Michigan Farmer Agrees To $1.2 Million Settlement To Resolve Allegations Of Federal Crop Insurance And Farm Benefit Program Fraud
Silveus Ins. Group, Inc. also agreed to a year-long monitoring period and CEO James Cameron Silveus agreed to a year-long exclusion from federal programs.
GRAND RAPIDS – Silveus Insurance Group, Inc., and its Chief Executive Officer, James Cameron Silveus, located in Warsaw, Indiana, have agreed to pay $500,000 to resolve allegations that they violated the False Claims Act by causing the submission of fraudulent claims for federal crop insurance. The insurance agency also agreed to enter into a one-year monitoring period with the U.S. Department of Agriculture’s Risk Management Agency (“RMA”), while Mr. Silveus agreed to a voluntary exclusion from federal programs through March 1, 2023.
The United States contends that Mr. Silveus, through Silveus Insurance Group, served as the crop insurance agent for a Michigan crop farmer, Gaylord Lincoln, who farmed crops in Calhoun, Eaton, Ingham, and Jackson counties in Michigan. In December 2021, the United States filed a complaint in the U.S. District Court for the Western District of Michigan, alleging that Mr. Lincoln violated the False Claims Act by maintaining a scheme to fraudulently obtain more federal farm benefit program payments than he was entitled to receive. In the complaint, the United States alleges that Mr. Lincoln carried out this scheme by placing some of his farmlands and crops under the names of farmhands who served as “straw” farming operators, even though the farmland and crops really belonged to Mr. Lincoln. The United States also alleged that Mr. Lincoln arranged for the straw farming operators to fraudulently obtain federal crop insurance policies to which they were not entitled because they had no insurable interest in those crops.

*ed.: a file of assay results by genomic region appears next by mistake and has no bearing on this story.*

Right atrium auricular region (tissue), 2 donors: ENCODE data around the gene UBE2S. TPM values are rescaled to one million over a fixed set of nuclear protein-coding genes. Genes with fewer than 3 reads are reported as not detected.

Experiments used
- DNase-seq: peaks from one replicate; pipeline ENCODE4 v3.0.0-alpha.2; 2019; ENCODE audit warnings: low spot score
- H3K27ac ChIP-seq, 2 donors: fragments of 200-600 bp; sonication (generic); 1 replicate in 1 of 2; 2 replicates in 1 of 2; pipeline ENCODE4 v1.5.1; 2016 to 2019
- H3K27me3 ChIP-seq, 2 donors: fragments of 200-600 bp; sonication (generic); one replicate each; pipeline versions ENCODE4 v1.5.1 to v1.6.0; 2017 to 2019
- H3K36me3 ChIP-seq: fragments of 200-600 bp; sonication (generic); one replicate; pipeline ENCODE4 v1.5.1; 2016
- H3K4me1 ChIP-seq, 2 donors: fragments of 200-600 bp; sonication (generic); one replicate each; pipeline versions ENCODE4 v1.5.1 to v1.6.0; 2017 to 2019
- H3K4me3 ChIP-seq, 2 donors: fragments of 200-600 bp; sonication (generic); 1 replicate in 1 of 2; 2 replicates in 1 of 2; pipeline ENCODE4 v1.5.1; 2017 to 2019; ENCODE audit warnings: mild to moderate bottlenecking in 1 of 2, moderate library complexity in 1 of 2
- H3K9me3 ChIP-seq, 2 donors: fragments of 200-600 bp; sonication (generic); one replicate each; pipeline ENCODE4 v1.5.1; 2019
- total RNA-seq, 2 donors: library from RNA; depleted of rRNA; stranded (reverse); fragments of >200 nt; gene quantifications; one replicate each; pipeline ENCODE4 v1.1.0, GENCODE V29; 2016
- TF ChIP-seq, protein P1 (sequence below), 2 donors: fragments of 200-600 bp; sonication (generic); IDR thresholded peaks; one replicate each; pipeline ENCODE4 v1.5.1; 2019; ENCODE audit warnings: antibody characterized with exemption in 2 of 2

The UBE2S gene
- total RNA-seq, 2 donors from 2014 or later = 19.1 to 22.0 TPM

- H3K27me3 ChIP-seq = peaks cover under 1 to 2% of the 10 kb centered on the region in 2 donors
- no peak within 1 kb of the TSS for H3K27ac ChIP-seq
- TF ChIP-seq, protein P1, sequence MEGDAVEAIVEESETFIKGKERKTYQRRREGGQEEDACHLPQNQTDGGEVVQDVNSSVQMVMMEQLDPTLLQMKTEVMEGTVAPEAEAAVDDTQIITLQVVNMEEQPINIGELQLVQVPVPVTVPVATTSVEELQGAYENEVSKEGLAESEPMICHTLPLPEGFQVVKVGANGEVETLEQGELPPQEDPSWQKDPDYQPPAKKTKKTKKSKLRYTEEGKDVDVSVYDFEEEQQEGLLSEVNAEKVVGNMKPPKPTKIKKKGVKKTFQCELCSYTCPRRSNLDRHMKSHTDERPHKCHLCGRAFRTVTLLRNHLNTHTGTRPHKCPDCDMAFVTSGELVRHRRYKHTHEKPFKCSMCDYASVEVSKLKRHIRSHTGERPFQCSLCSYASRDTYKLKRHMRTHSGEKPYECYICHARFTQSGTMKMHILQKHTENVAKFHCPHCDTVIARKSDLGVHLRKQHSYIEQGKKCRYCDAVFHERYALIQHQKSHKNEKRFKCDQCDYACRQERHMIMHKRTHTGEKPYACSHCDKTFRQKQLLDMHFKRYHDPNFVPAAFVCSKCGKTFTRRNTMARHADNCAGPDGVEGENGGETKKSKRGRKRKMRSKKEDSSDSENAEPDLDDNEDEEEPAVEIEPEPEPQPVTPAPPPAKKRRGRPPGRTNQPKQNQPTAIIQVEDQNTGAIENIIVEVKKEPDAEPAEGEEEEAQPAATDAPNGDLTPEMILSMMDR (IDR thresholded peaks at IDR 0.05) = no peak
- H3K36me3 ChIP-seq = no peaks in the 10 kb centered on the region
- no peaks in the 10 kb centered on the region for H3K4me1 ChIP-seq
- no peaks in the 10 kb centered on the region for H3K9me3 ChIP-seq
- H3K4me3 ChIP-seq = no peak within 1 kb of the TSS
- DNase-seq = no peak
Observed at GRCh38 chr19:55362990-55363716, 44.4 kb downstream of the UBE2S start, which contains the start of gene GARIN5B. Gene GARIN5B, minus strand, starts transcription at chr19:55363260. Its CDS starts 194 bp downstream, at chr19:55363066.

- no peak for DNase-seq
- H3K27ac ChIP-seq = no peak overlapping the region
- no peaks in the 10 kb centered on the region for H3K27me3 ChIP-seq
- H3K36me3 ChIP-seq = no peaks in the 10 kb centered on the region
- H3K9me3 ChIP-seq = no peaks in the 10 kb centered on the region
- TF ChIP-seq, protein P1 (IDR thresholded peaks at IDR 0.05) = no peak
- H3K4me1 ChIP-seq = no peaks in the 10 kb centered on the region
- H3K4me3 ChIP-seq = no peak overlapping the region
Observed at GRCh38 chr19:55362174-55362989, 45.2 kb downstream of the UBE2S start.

Separate from the filed complaint, the United States contends that Mr. Silveus and Silveus Insurance Group, acting at the direction of Mr. Lincoln, obtained federal crop insurance policies for these straw farming operators, and that Mr. Silveus and Silveus Insurance Group caused the submission of false claims for the straw farming operators who had no insurable interest in the insured crops under their names. As a result of these false claims, the federal government, through the Federal Crop Insurance Corporation, paid subsidy premiums and indemnities on these false policies, as well as administrative costs that were paid to Mr. Silveus and Silveus Insurance Group.
“The federal crop insurance program is designed to promote the national welfare by creating economic stability for farmers,” said United States Attorney Andrew B. Birge. “This system relies on producers and their insurance agents to submit truthful and complete information, and my office is committed to investigating any allegations of fraud on the federal crop insurance program.”
The resolution obtained in this matter was the result of a coordinated effort between the U.S. Attorney’s Office for the Western District of Michigan and the U.S. Department of Agriculture’s Risk Management Agency and Office of the Inspector General. Assistant U.S. Attorney Andrew J. Hull represented the United States.
The claims against Silveus Insurance Group and Mr. Silveus resolved by this settlement are allegations only, and there has been no determination of liability.
Additionally, the case against Gaylord Lincoln is pending in federal court, see United States v. Lincoln, No. 1:21-cv-1089 (W.D. Mich.), and the claims made in the complaint are allegations that the United States must prove if the case proceeds to trial. There has been no determination of liability in that case.